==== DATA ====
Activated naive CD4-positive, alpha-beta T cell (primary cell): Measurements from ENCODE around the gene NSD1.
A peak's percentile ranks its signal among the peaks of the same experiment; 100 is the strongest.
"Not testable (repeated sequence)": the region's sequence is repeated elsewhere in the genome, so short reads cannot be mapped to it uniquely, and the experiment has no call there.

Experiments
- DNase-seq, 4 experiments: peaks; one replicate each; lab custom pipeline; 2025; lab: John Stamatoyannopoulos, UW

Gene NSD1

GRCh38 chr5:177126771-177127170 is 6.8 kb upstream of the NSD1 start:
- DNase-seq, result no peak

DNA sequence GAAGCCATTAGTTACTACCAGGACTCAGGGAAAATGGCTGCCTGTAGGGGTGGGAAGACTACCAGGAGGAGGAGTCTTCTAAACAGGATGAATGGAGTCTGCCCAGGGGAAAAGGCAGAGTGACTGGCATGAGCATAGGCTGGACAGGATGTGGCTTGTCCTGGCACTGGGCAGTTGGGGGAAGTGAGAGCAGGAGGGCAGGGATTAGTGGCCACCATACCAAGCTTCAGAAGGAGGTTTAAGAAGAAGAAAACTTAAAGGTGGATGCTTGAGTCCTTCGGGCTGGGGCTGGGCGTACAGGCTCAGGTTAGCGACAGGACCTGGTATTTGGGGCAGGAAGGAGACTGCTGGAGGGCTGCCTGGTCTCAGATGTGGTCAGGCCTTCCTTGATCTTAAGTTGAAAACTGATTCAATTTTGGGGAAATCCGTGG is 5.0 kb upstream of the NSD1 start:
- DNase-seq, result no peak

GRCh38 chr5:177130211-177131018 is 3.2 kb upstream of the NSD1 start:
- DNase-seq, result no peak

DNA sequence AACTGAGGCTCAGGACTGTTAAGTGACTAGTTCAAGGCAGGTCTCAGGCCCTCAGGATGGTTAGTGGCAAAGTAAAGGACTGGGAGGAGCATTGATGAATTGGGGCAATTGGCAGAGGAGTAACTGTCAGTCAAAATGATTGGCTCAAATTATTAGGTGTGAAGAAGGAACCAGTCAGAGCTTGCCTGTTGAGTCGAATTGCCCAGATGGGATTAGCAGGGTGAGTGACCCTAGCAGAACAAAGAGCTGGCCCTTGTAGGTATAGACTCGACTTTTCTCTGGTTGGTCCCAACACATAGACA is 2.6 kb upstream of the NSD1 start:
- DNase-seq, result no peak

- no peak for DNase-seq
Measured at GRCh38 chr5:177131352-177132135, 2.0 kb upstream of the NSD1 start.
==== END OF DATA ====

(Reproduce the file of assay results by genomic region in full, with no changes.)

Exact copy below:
Activated naive CD4-positive, alpha-beta T cell (primary cell): Measurements from ENCODE around the gene NSD1.
A peak's percentile ranks its signal among the peaks of the same experiment; 100 is the strongest.
"Not testable (repeated sequence)": the region's sequence is repeated elsewhere in the genome, so short reads cannot be mapped to it uniquely, and the experiment has no call there.

Experiments
- DNase-seq, 4 experiments: peaks; one replicate each; lab custom pipeline; 2025; lab: John Stamatoyannopoulos, UW

Gene NSD1

GRCh38 chr5:177126771-177127170 is 6.8 kb upstream of the NSD1 start:
- DNase-seq, result no peak

DNA sequence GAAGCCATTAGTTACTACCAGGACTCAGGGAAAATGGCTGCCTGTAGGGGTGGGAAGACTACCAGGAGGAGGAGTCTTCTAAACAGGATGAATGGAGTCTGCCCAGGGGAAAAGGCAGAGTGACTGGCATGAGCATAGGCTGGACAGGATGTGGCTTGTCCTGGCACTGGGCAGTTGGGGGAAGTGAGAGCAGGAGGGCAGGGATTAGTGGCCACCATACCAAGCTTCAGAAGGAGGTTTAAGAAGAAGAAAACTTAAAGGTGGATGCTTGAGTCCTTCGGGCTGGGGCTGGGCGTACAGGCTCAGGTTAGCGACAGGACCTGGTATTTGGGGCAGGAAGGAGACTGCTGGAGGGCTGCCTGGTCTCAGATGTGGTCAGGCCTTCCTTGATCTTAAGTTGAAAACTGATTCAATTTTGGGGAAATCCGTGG is 5.0 kb upstream of the NSD1 start:
- DNase-seq, result no peak

GRCh38 chr5:177130211-177131018 is 3.2 kb upstream of the NSD1 start:
- DNase-seq, result no peak

DNA sequence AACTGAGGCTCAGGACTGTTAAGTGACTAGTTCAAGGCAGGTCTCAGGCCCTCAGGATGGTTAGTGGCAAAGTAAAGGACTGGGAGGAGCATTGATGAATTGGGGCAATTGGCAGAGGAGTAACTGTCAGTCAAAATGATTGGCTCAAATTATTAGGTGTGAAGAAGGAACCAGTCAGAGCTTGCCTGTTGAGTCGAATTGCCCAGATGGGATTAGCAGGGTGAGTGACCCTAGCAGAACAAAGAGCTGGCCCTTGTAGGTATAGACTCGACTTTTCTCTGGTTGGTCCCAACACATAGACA is 2.6 kb upstream of the NSD1 start:
- DNase-seq, result no peak

- no peak for DNase-seq
Measured at GRCh38 chr5:177131352-177132135, 2.0 kb upstream of the NSD1 start.